It was no surprise to see John Wright balk at the suggestion of a profile. "No, no, no," he said, "but, yes, we can talk about this (the India-Pakistan) series." That is just the way the man is, a throwback to another era when the sky was bluer, the flannels whiter and real men were self-effacingly modest, much like the man who has flowered under him, Rahul Dravid.
In an age when national cricket coaches are fast acquiring the status and star value of football coaches, Wright remains unassuming and unobtrusive, without a media column or a capsule on television. He seldom saunters in to address a press conference after a triumph. Mostly, he walks in dutifully to spare the captain a potential grilling.
When Wright's stint with Team India is evaluated—and it will be pretty soon if he leaves, as he is said to be planning, after this series—the highlights would be the triumph over Australia in 2001, the trip to the 2003 World Cup final, the Test and ODI series victory in Pakistan.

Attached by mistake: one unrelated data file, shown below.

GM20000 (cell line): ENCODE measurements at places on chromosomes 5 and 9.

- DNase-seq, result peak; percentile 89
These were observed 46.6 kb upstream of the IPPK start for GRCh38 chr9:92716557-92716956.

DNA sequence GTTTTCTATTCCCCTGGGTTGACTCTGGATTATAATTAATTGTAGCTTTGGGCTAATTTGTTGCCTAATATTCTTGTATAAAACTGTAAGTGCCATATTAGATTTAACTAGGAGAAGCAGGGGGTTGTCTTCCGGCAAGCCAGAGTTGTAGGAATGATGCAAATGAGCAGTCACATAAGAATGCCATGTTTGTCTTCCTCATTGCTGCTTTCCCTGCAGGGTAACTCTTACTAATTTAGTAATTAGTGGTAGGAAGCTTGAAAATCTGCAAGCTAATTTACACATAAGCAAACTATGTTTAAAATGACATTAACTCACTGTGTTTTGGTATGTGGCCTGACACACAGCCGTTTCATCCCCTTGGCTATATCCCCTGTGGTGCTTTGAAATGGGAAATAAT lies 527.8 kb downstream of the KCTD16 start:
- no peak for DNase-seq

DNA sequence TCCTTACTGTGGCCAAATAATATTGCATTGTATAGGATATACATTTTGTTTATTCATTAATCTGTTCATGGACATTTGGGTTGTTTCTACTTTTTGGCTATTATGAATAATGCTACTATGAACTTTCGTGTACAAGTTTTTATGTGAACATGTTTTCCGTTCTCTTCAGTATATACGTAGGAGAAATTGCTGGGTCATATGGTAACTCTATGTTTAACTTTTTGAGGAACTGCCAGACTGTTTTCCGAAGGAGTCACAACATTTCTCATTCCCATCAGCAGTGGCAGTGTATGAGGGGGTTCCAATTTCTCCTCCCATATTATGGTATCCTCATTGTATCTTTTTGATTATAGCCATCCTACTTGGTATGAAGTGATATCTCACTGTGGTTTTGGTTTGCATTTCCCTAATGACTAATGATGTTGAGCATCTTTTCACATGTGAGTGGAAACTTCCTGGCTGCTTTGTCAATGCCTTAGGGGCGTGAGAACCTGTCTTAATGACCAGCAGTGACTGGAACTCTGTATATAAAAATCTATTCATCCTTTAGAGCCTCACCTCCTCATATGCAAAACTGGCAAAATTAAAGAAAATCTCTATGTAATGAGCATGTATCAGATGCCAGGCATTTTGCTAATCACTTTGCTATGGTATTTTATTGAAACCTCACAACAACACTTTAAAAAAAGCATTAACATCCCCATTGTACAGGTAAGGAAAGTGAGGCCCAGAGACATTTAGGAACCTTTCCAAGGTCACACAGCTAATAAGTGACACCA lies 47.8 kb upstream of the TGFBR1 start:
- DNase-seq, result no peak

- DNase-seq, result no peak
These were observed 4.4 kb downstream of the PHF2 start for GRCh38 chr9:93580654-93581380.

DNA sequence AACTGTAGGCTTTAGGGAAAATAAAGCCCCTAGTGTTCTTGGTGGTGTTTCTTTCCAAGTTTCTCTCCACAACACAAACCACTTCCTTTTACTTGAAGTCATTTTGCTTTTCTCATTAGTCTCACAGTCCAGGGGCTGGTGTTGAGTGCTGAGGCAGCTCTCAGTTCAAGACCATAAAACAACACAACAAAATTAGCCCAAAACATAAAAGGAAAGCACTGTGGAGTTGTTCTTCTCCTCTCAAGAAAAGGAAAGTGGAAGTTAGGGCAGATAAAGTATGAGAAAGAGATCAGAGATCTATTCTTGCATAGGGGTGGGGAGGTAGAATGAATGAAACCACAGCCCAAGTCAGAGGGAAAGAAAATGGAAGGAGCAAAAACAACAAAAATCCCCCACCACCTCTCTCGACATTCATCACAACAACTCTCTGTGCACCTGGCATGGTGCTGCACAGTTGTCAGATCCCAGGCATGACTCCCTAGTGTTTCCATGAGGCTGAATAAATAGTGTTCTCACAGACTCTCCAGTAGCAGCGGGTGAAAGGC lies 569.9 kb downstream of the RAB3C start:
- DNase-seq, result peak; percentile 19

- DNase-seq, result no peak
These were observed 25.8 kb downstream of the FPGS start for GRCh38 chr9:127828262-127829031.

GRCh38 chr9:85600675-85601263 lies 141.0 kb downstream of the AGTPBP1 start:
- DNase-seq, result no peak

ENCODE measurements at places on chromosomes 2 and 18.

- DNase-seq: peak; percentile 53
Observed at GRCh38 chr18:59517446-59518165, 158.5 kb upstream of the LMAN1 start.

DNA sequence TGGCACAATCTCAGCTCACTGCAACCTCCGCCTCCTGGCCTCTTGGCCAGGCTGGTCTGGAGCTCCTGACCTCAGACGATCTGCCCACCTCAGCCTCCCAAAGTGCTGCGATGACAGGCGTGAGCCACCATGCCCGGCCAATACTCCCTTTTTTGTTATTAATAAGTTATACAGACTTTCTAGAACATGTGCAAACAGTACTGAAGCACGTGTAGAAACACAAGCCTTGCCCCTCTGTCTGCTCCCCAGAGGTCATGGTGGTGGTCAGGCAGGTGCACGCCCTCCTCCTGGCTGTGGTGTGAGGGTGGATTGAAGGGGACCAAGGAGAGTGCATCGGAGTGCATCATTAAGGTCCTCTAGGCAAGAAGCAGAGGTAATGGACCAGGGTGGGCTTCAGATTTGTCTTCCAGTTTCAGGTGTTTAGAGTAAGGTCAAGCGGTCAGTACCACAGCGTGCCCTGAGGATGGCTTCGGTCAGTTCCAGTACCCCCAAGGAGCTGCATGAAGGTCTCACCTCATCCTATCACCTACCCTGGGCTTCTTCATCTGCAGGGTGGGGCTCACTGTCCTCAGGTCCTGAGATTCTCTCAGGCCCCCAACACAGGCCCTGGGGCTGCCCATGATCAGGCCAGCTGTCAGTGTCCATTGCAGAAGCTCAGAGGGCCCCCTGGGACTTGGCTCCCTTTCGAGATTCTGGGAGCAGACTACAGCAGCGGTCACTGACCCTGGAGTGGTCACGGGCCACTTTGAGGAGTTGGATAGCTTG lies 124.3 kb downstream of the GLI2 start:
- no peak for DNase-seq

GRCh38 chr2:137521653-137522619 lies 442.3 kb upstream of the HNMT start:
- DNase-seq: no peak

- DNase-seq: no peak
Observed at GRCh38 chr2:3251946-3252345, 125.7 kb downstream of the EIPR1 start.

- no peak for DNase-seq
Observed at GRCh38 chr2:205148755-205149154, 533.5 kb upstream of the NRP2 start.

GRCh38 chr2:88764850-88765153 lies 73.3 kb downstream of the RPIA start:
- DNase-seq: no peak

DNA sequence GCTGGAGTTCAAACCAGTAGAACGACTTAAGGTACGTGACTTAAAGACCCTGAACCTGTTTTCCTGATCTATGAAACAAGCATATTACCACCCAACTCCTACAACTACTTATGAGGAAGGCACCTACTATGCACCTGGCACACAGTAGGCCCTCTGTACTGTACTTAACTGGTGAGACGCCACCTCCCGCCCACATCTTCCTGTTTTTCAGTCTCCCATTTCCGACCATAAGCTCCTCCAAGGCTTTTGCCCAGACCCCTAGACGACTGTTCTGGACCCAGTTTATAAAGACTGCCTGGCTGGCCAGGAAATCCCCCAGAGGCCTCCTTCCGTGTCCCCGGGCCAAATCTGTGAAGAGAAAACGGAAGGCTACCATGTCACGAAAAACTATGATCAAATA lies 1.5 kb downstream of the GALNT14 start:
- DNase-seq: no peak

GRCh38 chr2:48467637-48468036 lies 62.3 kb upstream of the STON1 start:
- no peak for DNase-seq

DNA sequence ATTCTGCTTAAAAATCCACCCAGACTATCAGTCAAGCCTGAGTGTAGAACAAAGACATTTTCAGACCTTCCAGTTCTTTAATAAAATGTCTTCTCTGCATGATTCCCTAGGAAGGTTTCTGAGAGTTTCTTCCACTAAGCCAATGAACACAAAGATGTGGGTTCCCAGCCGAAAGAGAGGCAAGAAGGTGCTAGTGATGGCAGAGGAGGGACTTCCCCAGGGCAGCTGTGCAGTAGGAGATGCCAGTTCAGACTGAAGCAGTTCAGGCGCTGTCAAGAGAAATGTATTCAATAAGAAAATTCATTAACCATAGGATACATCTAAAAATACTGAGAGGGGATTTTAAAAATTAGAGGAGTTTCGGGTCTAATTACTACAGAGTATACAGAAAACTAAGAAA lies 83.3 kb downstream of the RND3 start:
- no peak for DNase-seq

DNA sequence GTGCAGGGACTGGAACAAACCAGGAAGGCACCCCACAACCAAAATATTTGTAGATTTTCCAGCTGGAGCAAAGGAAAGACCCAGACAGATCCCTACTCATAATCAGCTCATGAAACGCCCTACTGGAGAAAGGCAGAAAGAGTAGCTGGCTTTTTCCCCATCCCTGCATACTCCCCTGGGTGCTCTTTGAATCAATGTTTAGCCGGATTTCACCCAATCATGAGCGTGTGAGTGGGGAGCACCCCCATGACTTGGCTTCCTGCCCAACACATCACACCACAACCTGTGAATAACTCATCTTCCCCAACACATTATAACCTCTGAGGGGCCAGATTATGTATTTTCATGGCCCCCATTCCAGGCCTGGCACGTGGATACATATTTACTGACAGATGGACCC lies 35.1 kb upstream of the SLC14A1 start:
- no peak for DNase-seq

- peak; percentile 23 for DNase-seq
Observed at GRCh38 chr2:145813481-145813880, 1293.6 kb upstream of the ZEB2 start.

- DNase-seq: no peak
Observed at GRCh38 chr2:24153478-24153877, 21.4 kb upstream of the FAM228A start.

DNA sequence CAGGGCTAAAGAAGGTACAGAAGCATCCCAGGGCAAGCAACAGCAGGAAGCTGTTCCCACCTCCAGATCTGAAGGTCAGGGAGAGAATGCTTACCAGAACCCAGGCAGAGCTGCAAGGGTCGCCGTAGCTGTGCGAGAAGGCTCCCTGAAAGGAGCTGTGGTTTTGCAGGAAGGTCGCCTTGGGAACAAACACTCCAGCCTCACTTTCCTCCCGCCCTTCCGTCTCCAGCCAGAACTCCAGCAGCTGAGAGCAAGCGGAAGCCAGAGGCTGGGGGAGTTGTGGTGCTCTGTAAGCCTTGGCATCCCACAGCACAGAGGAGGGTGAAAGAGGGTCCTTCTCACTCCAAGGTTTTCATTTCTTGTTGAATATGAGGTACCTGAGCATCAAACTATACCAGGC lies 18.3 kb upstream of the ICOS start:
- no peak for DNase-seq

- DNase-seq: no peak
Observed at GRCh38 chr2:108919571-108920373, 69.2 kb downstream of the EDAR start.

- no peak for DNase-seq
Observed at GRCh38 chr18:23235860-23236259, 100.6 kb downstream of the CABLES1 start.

Yet, that would be doing him gross injustice. Wright's contribution to Indian cricket is more in the territory that lies beyond batting, bowling and fielding, where cricket is supposed to be really played: the mind.
When Outlook caught up with Wright after the Mohali Test, he was nearly distraught—in as much as a man with a permanently expressionless public face can be—because India had failed to deliver the killer blow. "There must be an aggressive quality in everything we do. You have to ultimately win the contest," he said.
The mind has been the focus of Wright's efforts ever since November 2000, when he took over the reins of an Indian team that was left mid-stream by the previous coach, the great Kapil Dev. The team had recently lost 3-0 in Australia and 2-0 at home to South Africa. Match-fixing clouds hadn't quite receded. Azhar was gone. Tendulkar had resigned from his second stint as the captain. Saurav Ganguly, maligned as Lord Snooty, was at the helm.